Handling encoding issues with Unicode normalisation in Python

When reading and writing from various systems, it is not uncommon to encounter encoding issues when the systems have different locales. In this post I show several options for handling such issues.

Example

Say you have a field containing names and there's a Czech name "Mořic" containing an r with caron, which you have to export to a csv with Windows-12521 encoding. This will fail:

>>> example = 'Mořic'
>>> example.encode('WINDOWS-1252')
UnicodeEncodeError: 'charmap' codec can't encode character '\u0159' in position 2: character maps to <undefined>

Unfortunately, Windows-1252 does not support this character and thus an exception is raised, so we need a way to handle such encoding issues.

Encoding options

Since Python 3.32, the str type is represented in Unicode. Unicode characters have no representation in bytes; this is what character encoding does - a mapping from Unicode characters to bytes. Each encoding handles the mapping differently, and not all encodings supports all Unicode characters, possibly resulting in issues when converting from one encoding to the other. Only the UTF family supports all Unicode characters. The most commonly used encoding is UTF-8, so stick with that whenever possible.

With str.encode you have several error handling options. The default signature is str.encode(encoding="utf-8", errors="strict"). Given the example "Mořic", the error options are:

Errors value Description Result
strict Encoding errors raise a UnicodeError (default). Exception
ignore Ignore erroneous characters. Moic
replace Replace erroneous characters with ?. Mo?ic
xmlcharrefreplace Replace erroneous characters with XML character reference. Mo&#345;ic
backslashreplace Replace erroneous characters with backslashed escape sequence. Mo\\u0159ic
namereplace Replace erroneous characters with \N{...} escape sequence. Mo\\N{LATIN SMALL LETTER R WITH CARON}ic

Text normalisation

A nice alternative is to normalise the data first with unicodedata.normalize. The unicode standard defines some characters as composed from multiple other characters. For example, "ř" is composed of "r" (Latin small letter r (U+0072)) and "ˇ" (Combining caron (U+030C)). Not all character information websites show this information, but e.g. this page displays the composed characters and normalisation forms: https://chars.suikawiki.org/char/0159.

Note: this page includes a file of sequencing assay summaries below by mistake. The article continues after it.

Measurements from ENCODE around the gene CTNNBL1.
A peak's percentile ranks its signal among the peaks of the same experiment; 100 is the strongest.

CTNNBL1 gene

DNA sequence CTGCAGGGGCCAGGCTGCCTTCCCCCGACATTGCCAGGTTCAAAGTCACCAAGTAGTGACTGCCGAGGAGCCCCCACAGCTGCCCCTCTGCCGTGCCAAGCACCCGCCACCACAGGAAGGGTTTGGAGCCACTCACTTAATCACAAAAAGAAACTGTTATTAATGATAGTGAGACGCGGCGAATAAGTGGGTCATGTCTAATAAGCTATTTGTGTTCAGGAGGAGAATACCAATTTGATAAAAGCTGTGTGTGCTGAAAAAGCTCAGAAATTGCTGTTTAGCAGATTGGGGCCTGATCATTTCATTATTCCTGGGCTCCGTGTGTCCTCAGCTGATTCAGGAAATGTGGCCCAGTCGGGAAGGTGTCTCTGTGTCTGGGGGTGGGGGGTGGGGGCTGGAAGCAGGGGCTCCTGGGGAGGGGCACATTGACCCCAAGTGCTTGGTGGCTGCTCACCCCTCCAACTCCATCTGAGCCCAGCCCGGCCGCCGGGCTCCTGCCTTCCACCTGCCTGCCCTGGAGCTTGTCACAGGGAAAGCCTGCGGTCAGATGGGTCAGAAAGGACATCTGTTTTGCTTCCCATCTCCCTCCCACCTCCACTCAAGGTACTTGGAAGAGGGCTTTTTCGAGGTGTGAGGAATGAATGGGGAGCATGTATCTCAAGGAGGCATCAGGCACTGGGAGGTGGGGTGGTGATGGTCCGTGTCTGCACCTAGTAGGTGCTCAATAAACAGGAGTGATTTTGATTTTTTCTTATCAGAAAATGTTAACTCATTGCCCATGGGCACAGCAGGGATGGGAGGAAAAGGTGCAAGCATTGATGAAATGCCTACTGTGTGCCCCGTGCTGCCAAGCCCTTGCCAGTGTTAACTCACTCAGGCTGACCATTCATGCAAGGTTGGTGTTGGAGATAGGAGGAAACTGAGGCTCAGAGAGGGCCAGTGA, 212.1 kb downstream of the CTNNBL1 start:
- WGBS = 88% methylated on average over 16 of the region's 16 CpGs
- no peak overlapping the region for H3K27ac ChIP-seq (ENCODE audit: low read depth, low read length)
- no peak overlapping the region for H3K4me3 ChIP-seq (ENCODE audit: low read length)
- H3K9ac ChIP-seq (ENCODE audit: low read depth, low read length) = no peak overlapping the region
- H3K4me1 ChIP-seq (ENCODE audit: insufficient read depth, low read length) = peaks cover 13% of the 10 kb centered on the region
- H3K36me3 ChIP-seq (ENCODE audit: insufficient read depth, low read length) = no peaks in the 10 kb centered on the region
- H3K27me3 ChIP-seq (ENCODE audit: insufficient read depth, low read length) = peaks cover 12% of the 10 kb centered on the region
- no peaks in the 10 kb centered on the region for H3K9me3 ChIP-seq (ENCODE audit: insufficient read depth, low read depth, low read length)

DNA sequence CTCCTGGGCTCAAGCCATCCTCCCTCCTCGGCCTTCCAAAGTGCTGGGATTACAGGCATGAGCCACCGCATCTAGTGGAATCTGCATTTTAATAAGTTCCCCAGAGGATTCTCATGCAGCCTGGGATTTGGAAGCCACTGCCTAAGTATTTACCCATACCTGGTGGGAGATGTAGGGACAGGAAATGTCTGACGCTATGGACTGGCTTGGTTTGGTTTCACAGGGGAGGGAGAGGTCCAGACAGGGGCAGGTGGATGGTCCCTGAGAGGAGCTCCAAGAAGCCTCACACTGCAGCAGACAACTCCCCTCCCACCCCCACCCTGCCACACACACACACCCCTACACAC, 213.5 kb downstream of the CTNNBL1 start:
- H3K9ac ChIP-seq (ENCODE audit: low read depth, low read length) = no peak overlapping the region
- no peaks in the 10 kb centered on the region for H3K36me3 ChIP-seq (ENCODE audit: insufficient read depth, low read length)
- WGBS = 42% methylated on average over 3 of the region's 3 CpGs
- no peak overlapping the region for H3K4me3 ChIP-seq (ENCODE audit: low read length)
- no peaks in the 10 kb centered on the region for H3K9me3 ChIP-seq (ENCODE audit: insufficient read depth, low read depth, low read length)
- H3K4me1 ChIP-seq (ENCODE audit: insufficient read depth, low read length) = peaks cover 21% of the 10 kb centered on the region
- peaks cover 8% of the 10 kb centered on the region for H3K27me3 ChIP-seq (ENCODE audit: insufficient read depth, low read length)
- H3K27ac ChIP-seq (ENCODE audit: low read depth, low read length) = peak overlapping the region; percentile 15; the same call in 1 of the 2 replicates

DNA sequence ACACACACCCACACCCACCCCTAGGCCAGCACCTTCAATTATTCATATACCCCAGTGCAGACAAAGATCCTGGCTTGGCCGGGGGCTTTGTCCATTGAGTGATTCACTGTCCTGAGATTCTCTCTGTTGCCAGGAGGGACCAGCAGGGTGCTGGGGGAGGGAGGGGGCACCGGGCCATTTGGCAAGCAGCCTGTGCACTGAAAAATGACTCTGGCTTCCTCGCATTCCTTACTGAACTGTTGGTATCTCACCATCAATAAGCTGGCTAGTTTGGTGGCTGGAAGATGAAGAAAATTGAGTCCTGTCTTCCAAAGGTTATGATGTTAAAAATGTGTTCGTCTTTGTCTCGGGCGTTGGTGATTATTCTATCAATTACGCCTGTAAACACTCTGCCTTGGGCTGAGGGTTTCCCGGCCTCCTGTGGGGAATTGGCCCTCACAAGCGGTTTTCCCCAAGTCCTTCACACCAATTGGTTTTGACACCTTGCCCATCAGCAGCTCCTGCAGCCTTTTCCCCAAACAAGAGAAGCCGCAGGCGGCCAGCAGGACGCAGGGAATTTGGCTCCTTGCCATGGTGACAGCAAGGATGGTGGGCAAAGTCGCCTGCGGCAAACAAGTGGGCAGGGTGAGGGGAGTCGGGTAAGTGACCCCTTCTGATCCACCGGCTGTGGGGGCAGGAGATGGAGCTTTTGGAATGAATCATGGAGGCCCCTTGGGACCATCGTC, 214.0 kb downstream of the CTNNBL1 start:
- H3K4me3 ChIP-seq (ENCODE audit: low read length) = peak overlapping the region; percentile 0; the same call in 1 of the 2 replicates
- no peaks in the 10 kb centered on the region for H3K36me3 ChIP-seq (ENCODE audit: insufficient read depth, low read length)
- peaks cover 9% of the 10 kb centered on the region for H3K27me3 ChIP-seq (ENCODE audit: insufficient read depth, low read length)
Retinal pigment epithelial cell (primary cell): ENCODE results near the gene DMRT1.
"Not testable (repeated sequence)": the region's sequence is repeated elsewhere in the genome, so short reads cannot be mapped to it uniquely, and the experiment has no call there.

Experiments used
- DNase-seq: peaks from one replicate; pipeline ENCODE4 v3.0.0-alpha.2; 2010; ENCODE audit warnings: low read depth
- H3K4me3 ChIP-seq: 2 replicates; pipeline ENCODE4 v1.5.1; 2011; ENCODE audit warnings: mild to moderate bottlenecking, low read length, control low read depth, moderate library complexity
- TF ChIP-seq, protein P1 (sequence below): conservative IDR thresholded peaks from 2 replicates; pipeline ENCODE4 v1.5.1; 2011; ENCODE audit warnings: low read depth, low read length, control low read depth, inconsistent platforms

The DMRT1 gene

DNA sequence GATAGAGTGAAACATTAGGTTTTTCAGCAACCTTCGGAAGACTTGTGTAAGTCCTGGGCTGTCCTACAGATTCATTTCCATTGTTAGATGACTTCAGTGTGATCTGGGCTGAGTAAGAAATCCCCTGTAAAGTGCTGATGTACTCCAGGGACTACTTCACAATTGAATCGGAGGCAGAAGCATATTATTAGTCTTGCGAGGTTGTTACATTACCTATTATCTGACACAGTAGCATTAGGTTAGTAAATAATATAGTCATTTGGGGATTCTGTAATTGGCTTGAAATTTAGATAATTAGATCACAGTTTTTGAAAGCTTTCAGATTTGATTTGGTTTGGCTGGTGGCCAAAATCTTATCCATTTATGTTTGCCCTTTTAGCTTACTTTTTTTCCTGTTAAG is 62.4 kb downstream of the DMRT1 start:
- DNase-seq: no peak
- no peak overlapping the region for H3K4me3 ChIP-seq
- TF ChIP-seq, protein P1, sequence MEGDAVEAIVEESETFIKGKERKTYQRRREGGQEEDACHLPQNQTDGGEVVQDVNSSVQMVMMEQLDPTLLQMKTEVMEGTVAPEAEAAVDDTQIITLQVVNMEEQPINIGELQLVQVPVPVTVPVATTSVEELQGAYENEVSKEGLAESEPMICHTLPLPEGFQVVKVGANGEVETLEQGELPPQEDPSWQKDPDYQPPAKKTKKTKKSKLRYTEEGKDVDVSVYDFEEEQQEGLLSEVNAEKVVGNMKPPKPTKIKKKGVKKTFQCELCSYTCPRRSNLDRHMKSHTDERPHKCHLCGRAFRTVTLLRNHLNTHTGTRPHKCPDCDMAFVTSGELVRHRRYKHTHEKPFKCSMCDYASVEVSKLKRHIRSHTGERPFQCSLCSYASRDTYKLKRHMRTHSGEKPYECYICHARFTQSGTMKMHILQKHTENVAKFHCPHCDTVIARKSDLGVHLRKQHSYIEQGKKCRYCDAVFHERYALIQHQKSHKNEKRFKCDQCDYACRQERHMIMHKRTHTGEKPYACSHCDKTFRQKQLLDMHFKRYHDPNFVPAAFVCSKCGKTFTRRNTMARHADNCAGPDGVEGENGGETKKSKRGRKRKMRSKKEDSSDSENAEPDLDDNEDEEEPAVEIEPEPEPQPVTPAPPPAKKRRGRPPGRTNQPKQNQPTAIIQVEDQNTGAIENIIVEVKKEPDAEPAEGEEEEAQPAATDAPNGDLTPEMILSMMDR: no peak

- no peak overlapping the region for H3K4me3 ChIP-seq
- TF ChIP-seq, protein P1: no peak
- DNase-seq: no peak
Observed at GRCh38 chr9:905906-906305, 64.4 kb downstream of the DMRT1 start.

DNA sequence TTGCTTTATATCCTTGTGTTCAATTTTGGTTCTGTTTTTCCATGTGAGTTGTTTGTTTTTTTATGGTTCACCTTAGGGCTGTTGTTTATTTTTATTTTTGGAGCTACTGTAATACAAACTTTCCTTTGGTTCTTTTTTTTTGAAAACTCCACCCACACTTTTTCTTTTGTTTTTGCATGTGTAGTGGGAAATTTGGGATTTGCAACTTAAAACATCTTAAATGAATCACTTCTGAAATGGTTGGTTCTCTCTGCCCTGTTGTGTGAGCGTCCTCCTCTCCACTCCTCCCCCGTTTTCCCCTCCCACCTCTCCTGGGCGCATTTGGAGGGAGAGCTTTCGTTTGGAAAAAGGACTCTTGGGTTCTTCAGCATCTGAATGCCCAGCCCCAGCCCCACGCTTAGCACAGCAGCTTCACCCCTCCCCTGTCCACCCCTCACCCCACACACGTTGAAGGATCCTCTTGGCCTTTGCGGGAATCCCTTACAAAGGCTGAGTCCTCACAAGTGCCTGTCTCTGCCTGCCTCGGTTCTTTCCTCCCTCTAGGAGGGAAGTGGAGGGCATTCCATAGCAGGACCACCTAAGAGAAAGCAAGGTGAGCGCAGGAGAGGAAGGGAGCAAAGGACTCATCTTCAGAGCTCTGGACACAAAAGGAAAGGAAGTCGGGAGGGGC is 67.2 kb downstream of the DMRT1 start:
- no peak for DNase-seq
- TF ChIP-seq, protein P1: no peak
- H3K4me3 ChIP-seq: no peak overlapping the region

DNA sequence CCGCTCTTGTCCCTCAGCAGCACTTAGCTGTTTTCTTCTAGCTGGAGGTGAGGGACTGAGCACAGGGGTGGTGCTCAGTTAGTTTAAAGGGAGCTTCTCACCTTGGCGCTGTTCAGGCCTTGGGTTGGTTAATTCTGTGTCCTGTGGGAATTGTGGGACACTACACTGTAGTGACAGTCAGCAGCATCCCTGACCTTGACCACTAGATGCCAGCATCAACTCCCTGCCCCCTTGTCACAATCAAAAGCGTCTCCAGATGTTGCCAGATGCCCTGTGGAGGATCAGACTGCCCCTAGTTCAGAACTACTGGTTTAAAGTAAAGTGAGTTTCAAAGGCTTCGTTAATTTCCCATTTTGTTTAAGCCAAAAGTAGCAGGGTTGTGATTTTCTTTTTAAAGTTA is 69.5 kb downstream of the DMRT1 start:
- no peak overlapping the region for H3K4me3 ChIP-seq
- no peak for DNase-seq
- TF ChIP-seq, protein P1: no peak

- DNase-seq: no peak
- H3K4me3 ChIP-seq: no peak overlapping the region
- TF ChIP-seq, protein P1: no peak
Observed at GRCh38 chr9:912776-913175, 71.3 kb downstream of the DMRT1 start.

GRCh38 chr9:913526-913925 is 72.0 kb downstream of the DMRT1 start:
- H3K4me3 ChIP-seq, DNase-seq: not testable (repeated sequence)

Normalisation can be applied in four forms:

Normal Form Full Name
NFD Normalisation Form Canonical Decomposition
NFC Normalisation Form Canonical Composition
NFKD Normalisation Form Compatibility Decomposition
NFKC Normalisation Form Compatibility Composition

To understand Unicode normal forms, we need a bit of background information first.

Unicode and composed characters

In Unicode, characters are mapped to so-called code points. Every character in the Unicode universe3 is expressed by a code point written as U+ and four hexadecimal digits; e.g. U+0061 represents lowercase "a".

The Unicode standard provides two ways for specifying composed characters:

  1. Decomposed: as a sequence of combining characters
  2. Precomposed: as a single combined character

For example, the character "ã" (lowercase a with tilde) in decomposed form is given as U+0061 (a) U+0303 (˜), or in precomposed form as U+00E3 (ã).

Composition and Decomposition

Composition is the process of combining multiple characters to form a single character, typically a base character and one or more marks4. Decomposition is the reverse; splitting a composed character into multiple characters.

Before diving into normalisation, let's define a function for printing the Unicode code points for each character in a string:

>>> def unicodes(string):
>>>     return ' '.join('U+{:04X}'.format(ord(c)) for c in string)
>>>